Sharif, 68, and his family this week filed an application with the accountability court seeking a fortnight’s exemption from personal appearance from February 19 onwards to let them go to London to see Sharif’s ailing wife. Three cases were filed against Sharif and his family last year, including Avenfield properties, Azizia & Hill Metal Establishment, and Flagship Investments.
Maryam and Safdar are accused only in Avenfield properties case. The NAB had filed two supplementary references against Sharif, his sons Hasan and Hussain regarding Al-Azizia Steel Mills & Hill Metal Establishment and Flagship Investment cases.
Pakistan “breaches obligations’ on nuclear arms reduction, UN court told
The Hague: Pakistan is violating its “obligations” to the international community by failing to reduce its nuclear arsenal, the Marshall Islands told the UN’s highest court on Tuesday.
The small Pacific Island nation is this week launching three unusual cases against India, Pakistan and Britain before the International Court of Justice.
Majuro wants to put a new spotlight on the global nuclear threat, its lawyers said yesterday, by using its own experience with massive US-led nuclear tests in the 1940s and 1950s.
“Pakistan is in breach of its obligations owed to the international community as a whole,” when it comes to reducing its nuclear stockpile, said Nicholas Grief, one of the island nation’s lawyers.
DeBrum warned that even a “limited nuclear war” involving the two countries would “threaten the existence” of his island nation people.
Pakistan and India have fought three wars since independence from Britain in 1947, two of them over the disputed Himalayan territory of Kashmir.
In 1998, the rival neighbours both demonstrated nuclear weapons capability.
The ICJ’s judges are holding hearings for the next week and a half to decide whether it is competent to hear the lawsuits brought against India and Pakistan — neither of which have signed the 1968 nuclear Non-Proliferation Treaty (NPT).
A third hearing against Britain — which has signed the NPT — scheduled to start on Wednesday will be devoted to “preliminary objections” raised by London.
The Marshalls initially sought to bring a case against nine countries it said possessed nuclear arms: Britain, China, France, India, Israel, North Korea, Pakistan, Russia and the United States.
Israel has never admitted to having nuclear weapons.
But the Hague-based ICJ, set up in 1945 to rule in disputes between states, has only admitted three cases against Britain, India and Pakistan, because they have accepted the ICJ’s compulsory jurisdiction.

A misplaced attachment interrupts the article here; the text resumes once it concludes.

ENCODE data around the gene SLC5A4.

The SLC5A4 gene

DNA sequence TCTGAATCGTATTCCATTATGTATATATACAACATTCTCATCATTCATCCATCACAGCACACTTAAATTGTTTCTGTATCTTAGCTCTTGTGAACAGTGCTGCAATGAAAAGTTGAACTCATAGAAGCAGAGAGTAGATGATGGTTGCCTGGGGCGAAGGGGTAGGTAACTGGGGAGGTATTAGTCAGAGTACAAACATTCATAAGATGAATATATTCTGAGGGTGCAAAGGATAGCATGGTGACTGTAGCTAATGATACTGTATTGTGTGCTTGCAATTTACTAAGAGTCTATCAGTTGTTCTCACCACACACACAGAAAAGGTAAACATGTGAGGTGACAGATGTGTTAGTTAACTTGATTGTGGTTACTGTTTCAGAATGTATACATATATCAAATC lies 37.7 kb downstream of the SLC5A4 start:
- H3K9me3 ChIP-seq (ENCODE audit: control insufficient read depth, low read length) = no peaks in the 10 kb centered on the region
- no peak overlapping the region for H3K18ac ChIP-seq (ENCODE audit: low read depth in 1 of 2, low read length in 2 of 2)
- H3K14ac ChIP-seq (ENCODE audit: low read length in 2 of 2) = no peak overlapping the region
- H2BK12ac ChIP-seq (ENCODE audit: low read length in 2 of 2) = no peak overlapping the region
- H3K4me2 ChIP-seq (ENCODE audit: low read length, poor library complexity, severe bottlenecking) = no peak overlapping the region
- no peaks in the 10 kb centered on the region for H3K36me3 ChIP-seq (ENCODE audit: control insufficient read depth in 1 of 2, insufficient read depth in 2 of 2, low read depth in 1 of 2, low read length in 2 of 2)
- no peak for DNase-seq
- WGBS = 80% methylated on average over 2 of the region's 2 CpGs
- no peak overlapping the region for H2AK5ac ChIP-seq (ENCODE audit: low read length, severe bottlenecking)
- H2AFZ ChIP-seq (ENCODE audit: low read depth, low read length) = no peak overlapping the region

Pakistan’s lawyers did not attend Tuesday’s hearings.
It did however file a counter-claim against Majuro’s allegations saying “the court has no jurisdiction to deal with the application” and insisting that the case is “not admissible”, said ICJ President Ronny Abraham.
Bangladesh to drop Islam as official religion following attacks on Hindus
New Delhi: Bangladesh is likely to drop Islam as its official religion following a series of attacks on people from other faiths in the country. The country’s Supreme Court is hearing a plea challenging the status of the official religion of the country to Islam.
Bangladesh, which was declared a secular country after its formation in 1971, was declared an Islamic country following a constitutional amendment in 1988.
According to a report in the Daily Mail, the plea has challenged the declaration of Islam as the national religion of the country.
The move is being supported by leaders from the minority communities like Hindus, Christians and Muslim minority Shiites.
Bangladesh has 90 per cent of Muslims, 8 per cent Hindus and remaining constitutes Christians and Muslim minority Shiites.
In last month, a Hindu priest was hacked to death following an attack on a temple in Panchgarh district. Two others were seriously injured in the attack. There have been several lethal attacks on writers and bloggers.
According to a report in the Independent, Islamist groups Jumatul Mujahedeen Bangladesh and Ansarullah Bangla Team are believed to have carried out at least seven attacks on foreign and minority people in Bangladesh in the past year.